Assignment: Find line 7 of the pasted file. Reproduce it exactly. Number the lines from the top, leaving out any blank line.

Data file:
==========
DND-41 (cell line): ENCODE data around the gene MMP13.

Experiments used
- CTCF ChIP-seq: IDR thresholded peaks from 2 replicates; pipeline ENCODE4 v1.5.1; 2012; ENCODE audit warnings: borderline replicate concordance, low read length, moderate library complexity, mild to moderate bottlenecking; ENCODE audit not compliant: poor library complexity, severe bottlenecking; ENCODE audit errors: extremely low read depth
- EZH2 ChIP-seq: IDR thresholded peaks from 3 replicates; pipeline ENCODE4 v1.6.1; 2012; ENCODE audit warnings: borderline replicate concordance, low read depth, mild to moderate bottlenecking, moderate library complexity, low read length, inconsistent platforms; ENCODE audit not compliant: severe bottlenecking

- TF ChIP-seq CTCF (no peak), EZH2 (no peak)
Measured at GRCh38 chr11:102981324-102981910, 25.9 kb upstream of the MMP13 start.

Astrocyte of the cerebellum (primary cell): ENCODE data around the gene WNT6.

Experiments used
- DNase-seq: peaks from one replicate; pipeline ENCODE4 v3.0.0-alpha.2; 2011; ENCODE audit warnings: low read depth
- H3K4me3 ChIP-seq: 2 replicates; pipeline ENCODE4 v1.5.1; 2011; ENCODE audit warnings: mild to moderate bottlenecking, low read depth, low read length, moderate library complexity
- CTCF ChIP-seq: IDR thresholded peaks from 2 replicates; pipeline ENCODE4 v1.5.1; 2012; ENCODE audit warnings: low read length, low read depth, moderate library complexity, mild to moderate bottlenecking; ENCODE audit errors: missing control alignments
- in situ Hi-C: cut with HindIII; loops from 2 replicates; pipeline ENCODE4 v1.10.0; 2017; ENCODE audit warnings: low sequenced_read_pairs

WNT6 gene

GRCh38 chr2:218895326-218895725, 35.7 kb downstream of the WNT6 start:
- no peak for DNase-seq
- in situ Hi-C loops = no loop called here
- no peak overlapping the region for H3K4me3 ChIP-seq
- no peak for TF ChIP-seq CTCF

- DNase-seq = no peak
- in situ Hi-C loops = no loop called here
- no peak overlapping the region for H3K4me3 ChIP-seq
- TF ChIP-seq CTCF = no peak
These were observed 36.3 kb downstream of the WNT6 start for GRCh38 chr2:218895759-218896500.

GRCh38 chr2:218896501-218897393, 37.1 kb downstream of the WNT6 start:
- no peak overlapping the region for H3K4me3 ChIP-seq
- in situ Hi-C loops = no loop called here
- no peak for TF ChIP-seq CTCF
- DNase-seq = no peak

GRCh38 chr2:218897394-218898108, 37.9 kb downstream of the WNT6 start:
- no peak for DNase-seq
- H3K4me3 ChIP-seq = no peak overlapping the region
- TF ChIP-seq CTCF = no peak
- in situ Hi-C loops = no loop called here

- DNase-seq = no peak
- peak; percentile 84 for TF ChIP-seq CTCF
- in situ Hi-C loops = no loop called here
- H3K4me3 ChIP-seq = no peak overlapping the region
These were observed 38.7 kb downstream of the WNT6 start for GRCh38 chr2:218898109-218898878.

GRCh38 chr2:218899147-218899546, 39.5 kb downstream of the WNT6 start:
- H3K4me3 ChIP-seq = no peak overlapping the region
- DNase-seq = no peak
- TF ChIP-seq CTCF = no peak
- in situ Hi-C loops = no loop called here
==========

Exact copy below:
Astrocyte of the cerebellum (primary cell): ENCODE data around the gene WNT6.